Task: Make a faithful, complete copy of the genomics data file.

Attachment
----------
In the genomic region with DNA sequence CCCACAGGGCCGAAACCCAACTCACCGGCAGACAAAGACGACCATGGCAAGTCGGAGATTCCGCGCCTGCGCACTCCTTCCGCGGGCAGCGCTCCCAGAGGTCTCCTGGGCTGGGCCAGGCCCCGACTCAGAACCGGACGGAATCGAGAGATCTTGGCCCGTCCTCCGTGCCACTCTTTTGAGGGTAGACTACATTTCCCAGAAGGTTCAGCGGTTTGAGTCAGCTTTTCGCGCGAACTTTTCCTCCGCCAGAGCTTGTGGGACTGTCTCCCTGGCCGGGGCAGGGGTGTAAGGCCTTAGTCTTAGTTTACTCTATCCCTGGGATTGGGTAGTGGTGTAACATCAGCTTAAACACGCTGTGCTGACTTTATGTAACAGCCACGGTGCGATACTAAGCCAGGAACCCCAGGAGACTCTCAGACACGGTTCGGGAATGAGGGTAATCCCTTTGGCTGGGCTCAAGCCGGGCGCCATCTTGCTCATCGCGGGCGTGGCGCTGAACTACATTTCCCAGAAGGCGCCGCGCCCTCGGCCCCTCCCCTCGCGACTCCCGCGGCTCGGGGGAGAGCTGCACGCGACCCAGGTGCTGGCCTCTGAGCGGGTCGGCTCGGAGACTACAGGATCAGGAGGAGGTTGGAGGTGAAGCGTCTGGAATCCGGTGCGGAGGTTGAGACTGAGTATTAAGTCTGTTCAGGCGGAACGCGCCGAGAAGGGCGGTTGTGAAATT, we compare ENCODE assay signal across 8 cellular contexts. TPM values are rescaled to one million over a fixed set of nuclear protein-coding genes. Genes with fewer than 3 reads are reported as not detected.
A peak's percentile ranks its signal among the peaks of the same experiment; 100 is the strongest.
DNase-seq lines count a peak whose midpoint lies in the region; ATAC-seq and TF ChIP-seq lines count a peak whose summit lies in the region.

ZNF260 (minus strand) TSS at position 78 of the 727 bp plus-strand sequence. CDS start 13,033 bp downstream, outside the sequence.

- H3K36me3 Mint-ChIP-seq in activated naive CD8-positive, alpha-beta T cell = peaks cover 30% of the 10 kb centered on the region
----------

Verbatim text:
In the genomic region with DNA sequence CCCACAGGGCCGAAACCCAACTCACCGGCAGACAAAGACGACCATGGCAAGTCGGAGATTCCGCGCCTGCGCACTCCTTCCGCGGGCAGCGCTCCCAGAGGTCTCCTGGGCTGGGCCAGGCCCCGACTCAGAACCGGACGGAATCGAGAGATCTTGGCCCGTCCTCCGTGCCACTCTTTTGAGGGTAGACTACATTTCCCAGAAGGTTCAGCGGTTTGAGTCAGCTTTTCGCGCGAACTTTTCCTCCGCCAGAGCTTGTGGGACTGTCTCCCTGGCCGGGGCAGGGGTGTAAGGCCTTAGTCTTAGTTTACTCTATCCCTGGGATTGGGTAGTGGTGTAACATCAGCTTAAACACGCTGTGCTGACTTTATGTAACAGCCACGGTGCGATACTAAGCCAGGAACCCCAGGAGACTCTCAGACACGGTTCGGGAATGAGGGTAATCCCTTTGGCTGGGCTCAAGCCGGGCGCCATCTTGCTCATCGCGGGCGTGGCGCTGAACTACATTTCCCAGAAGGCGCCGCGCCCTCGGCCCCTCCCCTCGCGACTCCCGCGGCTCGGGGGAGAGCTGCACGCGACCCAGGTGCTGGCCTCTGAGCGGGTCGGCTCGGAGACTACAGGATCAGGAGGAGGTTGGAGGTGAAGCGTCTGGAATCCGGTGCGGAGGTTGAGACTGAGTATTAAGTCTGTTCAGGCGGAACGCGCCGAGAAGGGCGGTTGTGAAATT, we compare ENCODE assay signal across 8 cellular contexts. TPM values are rescaled to one million over a fixed set of nuclear protein-coding genes. Genes with fewer than 3 reads are reported as not detected.
A peak's percentile ranks its signal among the peaks of the same experiment; 100 is the strongest.
DNase-seq lines count a peak whose midpoint lies in the region; ATAC-seq and TF ChIP-seq lines count a peak whose summit lies in the region.

ZNF260 (minus strand) TSS at position 78 of the 727 bp plus-strand sequence. CDS start 13,033 bp downstream, outside the sequence.

- H3K36me3 Mint-ChIP-seq in activated naive CD8-positive, alpha-beta T cell = peaks cover 30% of the 10 kb centered on the region